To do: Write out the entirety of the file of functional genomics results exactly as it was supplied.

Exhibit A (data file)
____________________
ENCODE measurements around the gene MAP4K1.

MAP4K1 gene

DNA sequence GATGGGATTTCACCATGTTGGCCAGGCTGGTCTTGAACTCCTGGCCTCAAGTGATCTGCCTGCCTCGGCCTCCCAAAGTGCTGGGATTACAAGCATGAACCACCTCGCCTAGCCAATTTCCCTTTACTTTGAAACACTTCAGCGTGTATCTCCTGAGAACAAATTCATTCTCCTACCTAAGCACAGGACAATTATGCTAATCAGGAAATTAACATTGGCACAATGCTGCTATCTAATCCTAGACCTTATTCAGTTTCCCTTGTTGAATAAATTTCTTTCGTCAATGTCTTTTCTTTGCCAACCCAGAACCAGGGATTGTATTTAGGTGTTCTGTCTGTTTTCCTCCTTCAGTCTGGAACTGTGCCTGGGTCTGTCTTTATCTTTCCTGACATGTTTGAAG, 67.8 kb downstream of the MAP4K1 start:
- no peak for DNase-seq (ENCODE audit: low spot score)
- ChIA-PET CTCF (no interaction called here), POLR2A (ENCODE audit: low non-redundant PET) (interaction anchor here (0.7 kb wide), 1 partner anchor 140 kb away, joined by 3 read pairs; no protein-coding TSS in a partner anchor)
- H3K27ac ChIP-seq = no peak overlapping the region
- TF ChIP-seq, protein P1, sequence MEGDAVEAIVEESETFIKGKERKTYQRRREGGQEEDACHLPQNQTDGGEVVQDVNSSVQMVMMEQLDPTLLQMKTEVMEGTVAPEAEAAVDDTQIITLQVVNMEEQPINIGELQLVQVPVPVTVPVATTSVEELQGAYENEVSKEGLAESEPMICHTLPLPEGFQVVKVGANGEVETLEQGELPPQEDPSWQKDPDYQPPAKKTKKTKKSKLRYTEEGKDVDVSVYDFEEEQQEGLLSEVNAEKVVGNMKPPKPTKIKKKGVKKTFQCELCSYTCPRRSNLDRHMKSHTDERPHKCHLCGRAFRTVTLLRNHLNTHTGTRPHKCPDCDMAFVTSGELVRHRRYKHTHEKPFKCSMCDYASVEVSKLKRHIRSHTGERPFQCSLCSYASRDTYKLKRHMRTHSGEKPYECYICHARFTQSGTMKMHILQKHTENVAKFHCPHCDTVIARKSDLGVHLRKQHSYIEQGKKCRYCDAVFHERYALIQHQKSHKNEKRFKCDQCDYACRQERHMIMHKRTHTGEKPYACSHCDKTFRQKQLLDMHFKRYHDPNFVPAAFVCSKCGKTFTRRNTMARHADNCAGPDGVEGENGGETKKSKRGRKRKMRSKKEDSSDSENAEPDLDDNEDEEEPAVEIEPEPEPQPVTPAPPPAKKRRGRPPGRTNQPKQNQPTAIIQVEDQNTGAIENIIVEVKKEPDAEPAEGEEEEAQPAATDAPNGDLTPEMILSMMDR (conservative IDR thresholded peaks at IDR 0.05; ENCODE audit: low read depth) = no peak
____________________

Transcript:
ENCODE measurements around the gene MAP4K1.

MAP4K1 gene

DNA sequence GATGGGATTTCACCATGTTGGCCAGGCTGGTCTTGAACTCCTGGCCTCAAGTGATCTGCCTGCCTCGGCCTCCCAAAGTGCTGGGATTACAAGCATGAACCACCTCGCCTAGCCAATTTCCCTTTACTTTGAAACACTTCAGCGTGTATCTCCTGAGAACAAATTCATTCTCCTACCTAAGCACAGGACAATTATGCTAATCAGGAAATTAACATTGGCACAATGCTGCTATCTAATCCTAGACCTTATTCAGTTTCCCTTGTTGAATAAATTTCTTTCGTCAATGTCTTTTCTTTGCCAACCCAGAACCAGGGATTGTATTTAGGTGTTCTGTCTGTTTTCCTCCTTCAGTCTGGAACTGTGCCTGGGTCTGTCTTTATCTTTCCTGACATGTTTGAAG, 67.8 kb downstream of the MAP4K1 start:
- no peak for DNase-seq (ENCODE audit: low spot score)
- ChIA-PET CTCF (no interaction called here), POLR2A (ENCODE audit: low non-redundant PET) (interaction anchor here (0.7 kb wide), 1 partner anchor 140 kb away, joined by 3 read pairs; no protein-coding TSS in a partner anchor)
- H3K27ac ChIP-seq = no peak overlapping the region
- TF ChIP-seq, protein P1, sequence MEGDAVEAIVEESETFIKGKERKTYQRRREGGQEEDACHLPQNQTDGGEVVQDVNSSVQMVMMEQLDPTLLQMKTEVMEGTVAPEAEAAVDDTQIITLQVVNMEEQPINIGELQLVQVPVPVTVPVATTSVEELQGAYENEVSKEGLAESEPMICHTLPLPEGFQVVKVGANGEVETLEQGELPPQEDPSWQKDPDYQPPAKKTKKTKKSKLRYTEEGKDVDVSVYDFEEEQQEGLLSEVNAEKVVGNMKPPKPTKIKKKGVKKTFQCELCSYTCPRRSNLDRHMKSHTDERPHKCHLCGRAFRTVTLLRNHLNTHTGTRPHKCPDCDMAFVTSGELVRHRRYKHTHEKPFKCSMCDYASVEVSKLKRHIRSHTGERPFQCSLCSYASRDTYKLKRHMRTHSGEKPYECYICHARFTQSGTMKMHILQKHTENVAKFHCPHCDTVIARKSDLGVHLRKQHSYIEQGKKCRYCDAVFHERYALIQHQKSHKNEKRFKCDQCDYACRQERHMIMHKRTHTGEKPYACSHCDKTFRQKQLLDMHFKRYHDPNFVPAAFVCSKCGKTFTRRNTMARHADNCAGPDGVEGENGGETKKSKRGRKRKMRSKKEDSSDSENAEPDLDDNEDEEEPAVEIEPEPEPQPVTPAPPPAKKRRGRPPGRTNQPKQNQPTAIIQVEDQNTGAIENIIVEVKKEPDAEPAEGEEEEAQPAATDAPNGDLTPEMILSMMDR (conservative IDR thresholded peaks at IDR 0.05; ENCODE audit: low read depth) = no peak